President Ilves to African students: it is the mental size of a country that is important


Mr Toomas Hendrik Ilves

Mr Toomas Hendrik Ilves, President of Estonia

© Edmond Mäll


"The message I want to convey to you as Head of State is the following: you are welcome to Estonia," said President Toomas Hendrik Ilves who addressed the opening meeting of African Culture Week, which was organised by African students.

President Ilves, who was met by African students singing the national anthem of the Republic of Estonia, said the fact that more and more young persons from different countries choose Estonia and our universities as their place of study demonstrates the strength of education provided in Estonia. Just like young people from Estonia who go to some other country to continue their studies, the students who have come to our universities value the experience provided by the enlargement of the world.

What should you choose from Estonia to take back to your societies, asked President Ilves, in addressing the foreign students, and answered: "Why not the e-success story of Estonia, the so-called pilot project of liberal democratic digital society in the 21st century."

According to the Head of State, all countries need smart people and new skills, particularly smaller states like Estonia.

"In the 21st century world, the size of a country is not solely according to its area and population; it is also in terms of its openness to modern ideas and solutions. Young, educated people are those who can distribute such ideas and solutions," said President Ilves. "The mental size of a country is more important than its physical [geographic] size."

He encouraged Estonian universities to admit more foreign students, as the more we engage with each others and gain international experiences the easier it will become to eradicate suspicions and prejudice.

"Yes, I know, occasionally it must be difficult for you to be here. Yes, one may encounter racism in this country. This is something we need to talk about, instead of remaining silent. You must make yourself visible. African Culture Week is a good step in this direction," assured President Ilves.

"Doing things by ourselves or through civic initiative is one of the most important issues for me. I am pleased that African students have already established their own association and have organised such an event," he said.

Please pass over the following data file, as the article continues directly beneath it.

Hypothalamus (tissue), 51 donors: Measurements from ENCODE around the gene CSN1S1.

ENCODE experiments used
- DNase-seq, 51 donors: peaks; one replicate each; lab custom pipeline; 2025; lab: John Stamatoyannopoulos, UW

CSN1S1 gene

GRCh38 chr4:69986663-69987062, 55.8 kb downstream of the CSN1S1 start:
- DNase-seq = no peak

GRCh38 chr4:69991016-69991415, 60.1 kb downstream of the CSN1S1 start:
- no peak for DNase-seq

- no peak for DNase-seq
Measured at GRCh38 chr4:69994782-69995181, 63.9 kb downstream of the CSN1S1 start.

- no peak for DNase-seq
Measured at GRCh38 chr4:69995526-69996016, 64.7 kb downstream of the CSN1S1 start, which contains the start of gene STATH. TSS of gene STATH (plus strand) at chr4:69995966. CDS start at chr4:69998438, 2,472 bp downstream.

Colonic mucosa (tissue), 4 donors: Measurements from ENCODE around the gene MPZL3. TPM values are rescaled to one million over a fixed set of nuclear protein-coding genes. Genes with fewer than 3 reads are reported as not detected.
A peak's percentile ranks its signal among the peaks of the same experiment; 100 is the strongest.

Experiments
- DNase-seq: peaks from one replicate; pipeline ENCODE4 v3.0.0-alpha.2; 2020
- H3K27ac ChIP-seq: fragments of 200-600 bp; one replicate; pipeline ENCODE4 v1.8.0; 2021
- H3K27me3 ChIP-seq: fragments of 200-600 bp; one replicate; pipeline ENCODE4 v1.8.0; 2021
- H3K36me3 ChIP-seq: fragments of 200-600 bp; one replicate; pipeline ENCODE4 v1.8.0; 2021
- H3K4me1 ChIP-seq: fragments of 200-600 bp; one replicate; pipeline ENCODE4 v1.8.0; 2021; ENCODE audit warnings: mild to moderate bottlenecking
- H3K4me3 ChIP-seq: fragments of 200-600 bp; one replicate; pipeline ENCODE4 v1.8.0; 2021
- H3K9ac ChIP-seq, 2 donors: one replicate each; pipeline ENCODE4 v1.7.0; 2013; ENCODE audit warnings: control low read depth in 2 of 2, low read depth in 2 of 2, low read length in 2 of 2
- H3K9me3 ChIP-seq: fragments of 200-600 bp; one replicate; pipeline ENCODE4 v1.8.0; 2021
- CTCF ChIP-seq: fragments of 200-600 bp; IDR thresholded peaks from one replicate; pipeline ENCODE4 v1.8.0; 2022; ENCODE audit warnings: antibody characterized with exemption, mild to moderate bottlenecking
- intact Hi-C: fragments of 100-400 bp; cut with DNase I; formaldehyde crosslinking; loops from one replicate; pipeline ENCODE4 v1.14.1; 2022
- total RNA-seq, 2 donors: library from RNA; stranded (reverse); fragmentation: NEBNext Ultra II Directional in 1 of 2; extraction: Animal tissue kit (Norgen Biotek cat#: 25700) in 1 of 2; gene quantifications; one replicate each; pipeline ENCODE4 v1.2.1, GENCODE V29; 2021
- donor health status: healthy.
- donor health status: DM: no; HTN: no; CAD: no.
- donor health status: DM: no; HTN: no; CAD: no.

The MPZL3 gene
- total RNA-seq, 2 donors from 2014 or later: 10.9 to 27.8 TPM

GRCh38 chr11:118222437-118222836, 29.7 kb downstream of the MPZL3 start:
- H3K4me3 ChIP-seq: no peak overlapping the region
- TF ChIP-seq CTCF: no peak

Mr God’swill Nkwusi, the president of Association of African Students Estonia

© Edmond Mäll


African Culture Week, which was organised by the Association of African Students Estonia, includes a seminar, exhibition and football match between students and the members of the Riigikogu and Tallinn City Government. The week is full of good music, food and dancing. Currently, 130 students from 13 different African countries study in Tallinn University of Technology. On Friday, 6 May, African culture, food, folk artefacts, music, dance and other forms of entertainment will be introduced in the Astrium building of Tallinn University. The event will start at 7 pm. African Week will conclude on 7 May at Kalevi Stadium with a friendly football match between African students, members of the Riigikogu and Tallinn City Government. The game will start at 4 pm.

The Association of African Students Estonia (AASE) was established last year and the president of the association is Nkwusi Godswill, a postgraduate student of the Tallinn University of Technology. The association offers African students support and assistance in becoming adjusted to life in Estonia. The goal of the association is to foster the positive introduction and contribution of African culture and people to Estonian society, combined with enhancing the awareness of its membership of Estonian society and culture.

See also:

Office of the President
Public Relations Department